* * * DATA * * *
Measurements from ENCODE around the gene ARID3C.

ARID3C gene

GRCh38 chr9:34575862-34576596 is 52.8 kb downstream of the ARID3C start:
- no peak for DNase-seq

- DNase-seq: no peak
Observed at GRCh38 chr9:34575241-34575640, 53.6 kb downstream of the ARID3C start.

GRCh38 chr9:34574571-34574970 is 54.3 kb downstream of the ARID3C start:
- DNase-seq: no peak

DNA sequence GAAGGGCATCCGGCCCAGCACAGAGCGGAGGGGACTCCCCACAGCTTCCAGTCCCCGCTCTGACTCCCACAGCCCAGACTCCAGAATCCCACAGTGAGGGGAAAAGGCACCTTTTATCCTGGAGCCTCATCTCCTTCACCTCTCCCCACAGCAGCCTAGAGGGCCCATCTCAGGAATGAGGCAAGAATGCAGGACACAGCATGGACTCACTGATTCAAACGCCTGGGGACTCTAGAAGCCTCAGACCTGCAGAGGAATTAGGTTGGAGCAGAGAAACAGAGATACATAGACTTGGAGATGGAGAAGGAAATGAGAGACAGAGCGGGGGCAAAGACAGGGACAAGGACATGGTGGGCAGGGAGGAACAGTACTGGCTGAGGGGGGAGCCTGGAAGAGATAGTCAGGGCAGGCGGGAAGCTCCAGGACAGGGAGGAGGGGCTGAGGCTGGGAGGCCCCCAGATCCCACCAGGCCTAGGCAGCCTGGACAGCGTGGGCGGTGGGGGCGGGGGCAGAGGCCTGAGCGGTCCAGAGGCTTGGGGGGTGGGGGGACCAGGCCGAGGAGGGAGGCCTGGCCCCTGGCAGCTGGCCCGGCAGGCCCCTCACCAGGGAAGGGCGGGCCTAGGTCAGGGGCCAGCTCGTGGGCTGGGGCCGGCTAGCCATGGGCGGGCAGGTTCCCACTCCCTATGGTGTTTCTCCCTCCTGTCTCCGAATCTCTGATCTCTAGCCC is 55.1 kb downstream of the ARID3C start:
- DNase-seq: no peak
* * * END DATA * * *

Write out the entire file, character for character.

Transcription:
Measurements from ENCODE around the gene ARID3C.

ARID3C gene

GRCh38 chr9:34575862-34576596 is 52.8 kb downstream of the ARID3C start:
- no peak for DNase-seq

- DNase-seq: no peak
Observed at GRCh38 chr9:34575241-34575640, 53.6 kb downstream of the ARID3C start.

GRCh38 chr9:34574571-34574970 is 54.3 kb downstream of the ARID3C start:
- DNase-seq: no peak

DNA sequence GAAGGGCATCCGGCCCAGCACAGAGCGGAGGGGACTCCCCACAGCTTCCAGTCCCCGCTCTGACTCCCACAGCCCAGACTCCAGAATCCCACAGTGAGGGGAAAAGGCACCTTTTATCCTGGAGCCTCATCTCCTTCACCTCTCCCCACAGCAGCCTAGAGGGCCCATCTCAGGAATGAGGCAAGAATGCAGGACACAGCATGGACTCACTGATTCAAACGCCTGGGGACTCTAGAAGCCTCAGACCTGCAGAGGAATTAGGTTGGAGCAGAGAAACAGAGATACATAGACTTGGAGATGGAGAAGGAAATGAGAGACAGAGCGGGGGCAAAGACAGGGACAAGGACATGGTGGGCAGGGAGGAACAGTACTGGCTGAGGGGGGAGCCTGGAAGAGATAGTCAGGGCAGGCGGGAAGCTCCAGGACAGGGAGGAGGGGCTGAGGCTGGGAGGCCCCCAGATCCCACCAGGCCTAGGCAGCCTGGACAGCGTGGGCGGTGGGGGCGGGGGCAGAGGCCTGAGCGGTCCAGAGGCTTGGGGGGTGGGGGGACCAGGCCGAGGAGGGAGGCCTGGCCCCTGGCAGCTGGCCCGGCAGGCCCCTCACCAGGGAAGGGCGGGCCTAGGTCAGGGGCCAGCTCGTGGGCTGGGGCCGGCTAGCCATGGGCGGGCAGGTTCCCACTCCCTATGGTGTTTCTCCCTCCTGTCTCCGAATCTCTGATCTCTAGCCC is 55.1 kb downstream of the ARID3C start:
- DNase-seq: no peak